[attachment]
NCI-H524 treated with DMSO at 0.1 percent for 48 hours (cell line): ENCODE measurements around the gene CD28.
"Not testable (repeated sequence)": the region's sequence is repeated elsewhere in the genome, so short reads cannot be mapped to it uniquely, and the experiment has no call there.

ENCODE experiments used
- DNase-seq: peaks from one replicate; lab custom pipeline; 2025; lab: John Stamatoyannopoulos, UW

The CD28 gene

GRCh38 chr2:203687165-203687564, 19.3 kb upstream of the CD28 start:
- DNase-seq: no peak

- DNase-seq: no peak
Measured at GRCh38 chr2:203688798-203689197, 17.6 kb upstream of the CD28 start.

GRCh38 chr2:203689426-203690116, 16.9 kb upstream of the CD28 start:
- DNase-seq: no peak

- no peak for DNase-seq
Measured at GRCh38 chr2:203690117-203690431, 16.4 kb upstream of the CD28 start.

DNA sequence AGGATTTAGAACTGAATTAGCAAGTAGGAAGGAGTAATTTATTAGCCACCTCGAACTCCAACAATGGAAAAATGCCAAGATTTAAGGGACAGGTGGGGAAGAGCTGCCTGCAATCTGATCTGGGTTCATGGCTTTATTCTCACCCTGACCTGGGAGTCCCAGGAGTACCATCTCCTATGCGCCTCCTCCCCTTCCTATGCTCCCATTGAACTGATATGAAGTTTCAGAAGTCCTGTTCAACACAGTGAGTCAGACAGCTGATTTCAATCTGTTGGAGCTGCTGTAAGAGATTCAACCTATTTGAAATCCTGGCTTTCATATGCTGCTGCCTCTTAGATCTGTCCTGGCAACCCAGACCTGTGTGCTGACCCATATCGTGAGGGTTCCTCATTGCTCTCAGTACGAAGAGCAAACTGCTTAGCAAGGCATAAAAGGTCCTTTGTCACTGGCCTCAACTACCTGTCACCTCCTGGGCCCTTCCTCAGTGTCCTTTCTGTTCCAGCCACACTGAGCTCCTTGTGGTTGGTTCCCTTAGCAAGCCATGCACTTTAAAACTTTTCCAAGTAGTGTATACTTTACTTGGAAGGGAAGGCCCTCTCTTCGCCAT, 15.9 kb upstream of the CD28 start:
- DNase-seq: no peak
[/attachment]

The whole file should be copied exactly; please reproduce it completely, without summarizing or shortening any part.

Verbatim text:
NCI-H524 treated with DMSO at 0.1 percent for 48 hours (cell line): ENCODE measurements around the gene CD28.
"Not testable (repeated sequence)": the region's sequence is repeated elsewhere in the genome, so short reads cannot be mapped to it uniquely, and the experiment has no call there.

ENCODE experiments used
- DNase-seq: peaks from one replicate; lab custom pipeline; 2025; lab: John Stamatoyannopoulos, UW

The CD28 gene

GRCh38 chr2:203687165-203687564, 19.3 kb upstream of the CD28 start:
- DNase-seq: no peak

- DNase-seq: no peak
Measured at GRCh38 chr2:203688798-203689197, 17.6 kb upstream of the CD28 start.

GRCh38 chr2:203689426-203690116, 16.9 kb upstream of the CD28 start:
- DNase-seq: no peak

- no peak for DNase-seq
Measured at GRCh38 chr2:203690117-203690431, 16.4 kb upstream of the CD28 start.

DNA sequence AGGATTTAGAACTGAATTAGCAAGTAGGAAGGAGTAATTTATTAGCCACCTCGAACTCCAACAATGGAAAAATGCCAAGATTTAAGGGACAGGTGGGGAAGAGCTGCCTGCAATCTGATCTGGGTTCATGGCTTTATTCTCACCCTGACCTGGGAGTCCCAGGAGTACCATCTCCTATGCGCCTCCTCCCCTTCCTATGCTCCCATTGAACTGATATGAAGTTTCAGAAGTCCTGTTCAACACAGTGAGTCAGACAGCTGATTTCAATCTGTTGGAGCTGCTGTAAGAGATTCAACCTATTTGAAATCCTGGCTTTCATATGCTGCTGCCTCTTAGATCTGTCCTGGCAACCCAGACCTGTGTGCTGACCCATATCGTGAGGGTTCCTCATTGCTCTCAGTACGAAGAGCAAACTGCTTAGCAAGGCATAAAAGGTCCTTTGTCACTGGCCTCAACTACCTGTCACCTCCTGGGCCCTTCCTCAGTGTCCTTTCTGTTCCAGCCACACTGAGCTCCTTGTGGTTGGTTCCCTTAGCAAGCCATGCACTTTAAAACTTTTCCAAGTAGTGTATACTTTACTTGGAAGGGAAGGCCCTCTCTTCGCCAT, 15.9 kb upstream of the CD28 start:
- DNase-seq: no peak